Review: EXHALE modern vocal engine by Output

By | 2016-11-07T13:47:04+00:00 November 18th, 2015|review|

Marketed as a modern vocal engine for today’s modern sound, EXHALE is the newest instrument developed and released by Output, the creators of REV and Signal. It works with both Kontakt 5.3.1+ and the Kontakt 5 Free Player, which is great for those who don’t own the full version of Kontakt 5.

EXHALE comes with around 8.5GB of samples, all of it accessible through one single .nki. It is clear from the layout and color scheme that it is the younger brother of Signal, Output’s previous instrument. The similarities are not limited to the colors (which at this point creates a sense of identity to the products released by Output). EXHALE was very likely built over the same engine used in Signal, as both instruments share many similarities, as for instance, the four macro sliders in the main window, and the possibility of selecting two audio sources for creating a compound, more complex final sound.

In terms of sonority, however, EXHALE is quite different than its predecessor. With a library based exclusively of vocal samples, EXHALE comes out as an interesting and versatile modern-sounding instrument, with an overall synthetic/electronic sonority that manages to keep the expressive quality of its main sonic material: the voice.


EXHALE is not a vocal library in a traditional sense. It could and probably would fit a traditional orchestral environment, but definitely not as a standard vocal or choir library would do. This is not what this instrument is about. To give a better description of it, EXHALE uses voice samples to create beautiful and intriguing pads, rhythmic/percussive loops and other kinds of synth-like instruments. It has a pop sensibility in it, a quality that is already present in the samples themselves (they were recorded in a dry environment, much in the way one would do to record vocals to a pop song). As the guys behind EXHALE put it on Output’s website: “As musicians, we’ve always wanted (and could never find) a vocal product that captured the modern sound of today’s records and most creative scores.”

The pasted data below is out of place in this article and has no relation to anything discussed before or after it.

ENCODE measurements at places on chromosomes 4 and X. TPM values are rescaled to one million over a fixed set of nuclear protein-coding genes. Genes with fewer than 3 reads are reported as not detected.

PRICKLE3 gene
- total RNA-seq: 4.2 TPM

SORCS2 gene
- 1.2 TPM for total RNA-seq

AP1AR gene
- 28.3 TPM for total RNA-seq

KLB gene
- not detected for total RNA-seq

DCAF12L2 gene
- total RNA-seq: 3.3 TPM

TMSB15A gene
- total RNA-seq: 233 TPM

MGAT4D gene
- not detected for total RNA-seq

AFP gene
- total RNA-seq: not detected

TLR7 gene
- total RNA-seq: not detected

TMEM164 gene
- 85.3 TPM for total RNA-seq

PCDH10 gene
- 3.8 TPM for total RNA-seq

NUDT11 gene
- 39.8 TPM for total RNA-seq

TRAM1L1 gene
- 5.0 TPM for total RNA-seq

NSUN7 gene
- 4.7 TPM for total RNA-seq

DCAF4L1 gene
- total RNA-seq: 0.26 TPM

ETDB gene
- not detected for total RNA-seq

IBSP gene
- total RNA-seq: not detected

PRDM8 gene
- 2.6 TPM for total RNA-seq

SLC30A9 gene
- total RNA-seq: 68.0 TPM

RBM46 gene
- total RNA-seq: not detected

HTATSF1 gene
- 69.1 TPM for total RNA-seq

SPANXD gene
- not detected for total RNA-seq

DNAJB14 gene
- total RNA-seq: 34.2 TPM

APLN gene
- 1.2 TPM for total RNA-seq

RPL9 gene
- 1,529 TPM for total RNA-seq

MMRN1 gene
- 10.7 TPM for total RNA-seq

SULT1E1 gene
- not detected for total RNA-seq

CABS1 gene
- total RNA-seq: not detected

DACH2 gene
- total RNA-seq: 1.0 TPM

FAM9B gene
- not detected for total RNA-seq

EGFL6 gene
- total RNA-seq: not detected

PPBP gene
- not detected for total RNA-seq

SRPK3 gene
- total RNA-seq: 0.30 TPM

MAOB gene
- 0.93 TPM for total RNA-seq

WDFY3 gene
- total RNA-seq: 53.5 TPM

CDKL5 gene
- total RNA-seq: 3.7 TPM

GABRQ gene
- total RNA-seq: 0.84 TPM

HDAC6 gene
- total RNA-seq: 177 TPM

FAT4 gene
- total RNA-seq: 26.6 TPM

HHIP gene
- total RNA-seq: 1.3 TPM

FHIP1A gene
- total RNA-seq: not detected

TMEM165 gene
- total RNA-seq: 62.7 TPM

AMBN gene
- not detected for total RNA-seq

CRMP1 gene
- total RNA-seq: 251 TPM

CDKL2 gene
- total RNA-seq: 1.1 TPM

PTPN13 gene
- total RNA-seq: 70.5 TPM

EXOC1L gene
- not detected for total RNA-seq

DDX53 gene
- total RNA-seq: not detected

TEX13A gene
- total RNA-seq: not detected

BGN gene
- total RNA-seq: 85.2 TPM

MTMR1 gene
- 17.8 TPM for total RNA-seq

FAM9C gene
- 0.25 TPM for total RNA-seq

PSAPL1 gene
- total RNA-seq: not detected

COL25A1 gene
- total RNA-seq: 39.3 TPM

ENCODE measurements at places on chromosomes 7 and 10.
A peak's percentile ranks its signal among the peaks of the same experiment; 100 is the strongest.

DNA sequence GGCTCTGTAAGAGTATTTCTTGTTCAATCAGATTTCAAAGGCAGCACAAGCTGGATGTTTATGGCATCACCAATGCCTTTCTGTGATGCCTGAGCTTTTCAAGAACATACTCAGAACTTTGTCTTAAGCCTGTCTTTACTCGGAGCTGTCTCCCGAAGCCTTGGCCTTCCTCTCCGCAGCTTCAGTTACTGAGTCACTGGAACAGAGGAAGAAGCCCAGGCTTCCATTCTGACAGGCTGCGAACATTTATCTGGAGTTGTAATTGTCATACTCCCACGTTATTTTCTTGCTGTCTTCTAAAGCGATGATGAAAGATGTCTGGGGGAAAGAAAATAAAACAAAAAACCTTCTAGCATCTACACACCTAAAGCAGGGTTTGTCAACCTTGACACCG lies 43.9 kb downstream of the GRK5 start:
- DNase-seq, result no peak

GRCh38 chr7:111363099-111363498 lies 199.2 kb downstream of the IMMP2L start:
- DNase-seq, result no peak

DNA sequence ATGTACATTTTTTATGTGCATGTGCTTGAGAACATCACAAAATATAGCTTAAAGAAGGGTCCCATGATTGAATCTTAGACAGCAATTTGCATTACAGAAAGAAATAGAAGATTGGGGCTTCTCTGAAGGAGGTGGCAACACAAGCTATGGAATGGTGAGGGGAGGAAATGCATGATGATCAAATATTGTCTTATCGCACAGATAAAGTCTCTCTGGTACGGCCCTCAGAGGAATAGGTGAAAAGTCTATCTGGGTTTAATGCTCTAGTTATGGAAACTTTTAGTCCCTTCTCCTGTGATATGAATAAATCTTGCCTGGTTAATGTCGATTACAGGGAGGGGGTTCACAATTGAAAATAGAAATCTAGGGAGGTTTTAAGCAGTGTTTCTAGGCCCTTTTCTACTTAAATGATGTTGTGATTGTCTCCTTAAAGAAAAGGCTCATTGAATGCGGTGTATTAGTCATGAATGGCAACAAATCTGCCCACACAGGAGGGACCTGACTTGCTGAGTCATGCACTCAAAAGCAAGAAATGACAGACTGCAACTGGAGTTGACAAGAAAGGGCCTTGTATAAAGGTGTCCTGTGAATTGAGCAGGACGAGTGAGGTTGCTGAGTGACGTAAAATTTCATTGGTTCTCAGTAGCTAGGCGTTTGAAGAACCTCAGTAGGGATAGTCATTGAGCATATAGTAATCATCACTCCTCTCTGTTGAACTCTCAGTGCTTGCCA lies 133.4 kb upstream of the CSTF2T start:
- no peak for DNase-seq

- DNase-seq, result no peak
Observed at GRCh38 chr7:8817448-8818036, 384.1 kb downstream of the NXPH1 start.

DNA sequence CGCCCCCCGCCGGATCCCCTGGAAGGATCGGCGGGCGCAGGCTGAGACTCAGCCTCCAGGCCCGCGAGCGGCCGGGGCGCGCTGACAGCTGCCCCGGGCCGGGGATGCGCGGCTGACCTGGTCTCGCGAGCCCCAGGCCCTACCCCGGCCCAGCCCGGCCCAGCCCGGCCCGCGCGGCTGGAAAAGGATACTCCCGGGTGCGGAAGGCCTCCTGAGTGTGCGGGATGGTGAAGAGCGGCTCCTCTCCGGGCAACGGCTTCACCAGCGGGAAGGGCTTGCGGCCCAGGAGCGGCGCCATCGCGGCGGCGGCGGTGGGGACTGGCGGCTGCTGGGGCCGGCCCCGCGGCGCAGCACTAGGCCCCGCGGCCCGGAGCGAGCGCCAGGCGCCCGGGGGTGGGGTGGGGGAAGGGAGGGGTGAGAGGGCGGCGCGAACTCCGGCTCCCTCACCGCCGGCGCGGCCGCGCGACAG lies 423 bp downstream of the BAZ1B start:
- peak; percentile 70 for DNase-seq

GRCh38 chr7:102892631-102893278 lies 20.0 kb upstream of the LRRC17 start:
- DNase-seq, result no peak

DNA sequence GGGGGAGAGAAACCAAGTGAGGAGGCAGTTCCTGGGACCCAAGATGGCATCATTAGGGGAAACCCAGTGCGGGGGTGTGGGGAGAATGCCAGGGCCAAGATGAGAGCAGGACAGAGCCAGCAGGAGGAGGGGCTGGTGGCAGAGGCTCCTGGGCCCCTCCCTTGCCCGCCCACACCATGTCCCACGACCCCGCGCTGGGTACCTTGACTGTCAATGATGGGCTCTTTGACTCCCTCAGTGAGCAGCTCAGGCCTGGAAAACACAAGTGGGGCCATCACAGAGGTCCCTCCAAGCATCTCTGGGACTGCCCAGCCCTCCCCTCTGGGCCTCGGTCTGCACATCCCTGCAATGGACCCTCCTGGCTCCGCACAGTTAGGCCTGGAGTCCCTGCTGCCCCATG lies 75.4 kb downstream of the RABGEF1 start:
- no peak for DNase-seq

See also: Review: REV by Output

EXHALE works in three different modes: Notes, Loops and Slices. It comes with 500 (five hundred!) presets: 250 in Notes mode, 125 in Loops mode, and another 125 in Slices mode. All presets are exclusive to one mode only, meaning that each mode has its own particular set of presets that is only accessible when that mode is selected. The difference between the modes is meaningful and really gives you a different instrument to work with.

The 3 modes of operation

In Notes mode, EXHALE allows you to select up to two sound sources which are chromatically mapped to the keyboard. This is the closest EXHALE gets to a traditional keyboard instrument, allowing you to create harmonies as you would do on the piano or a synth. In the sound source selection window, there is a nice visual representation of each sample that informs you about three main qualities of each sample: 1) if it is a male voice, female voice, or group/choir; 2) if it is a one-shot, a pad-like (non-ending), or a looped sample; 3) and finally, if it has any movement up or down in its pitch. This is cool as it allows you to more quickly select samples with the desired musical properties without having to listen to them.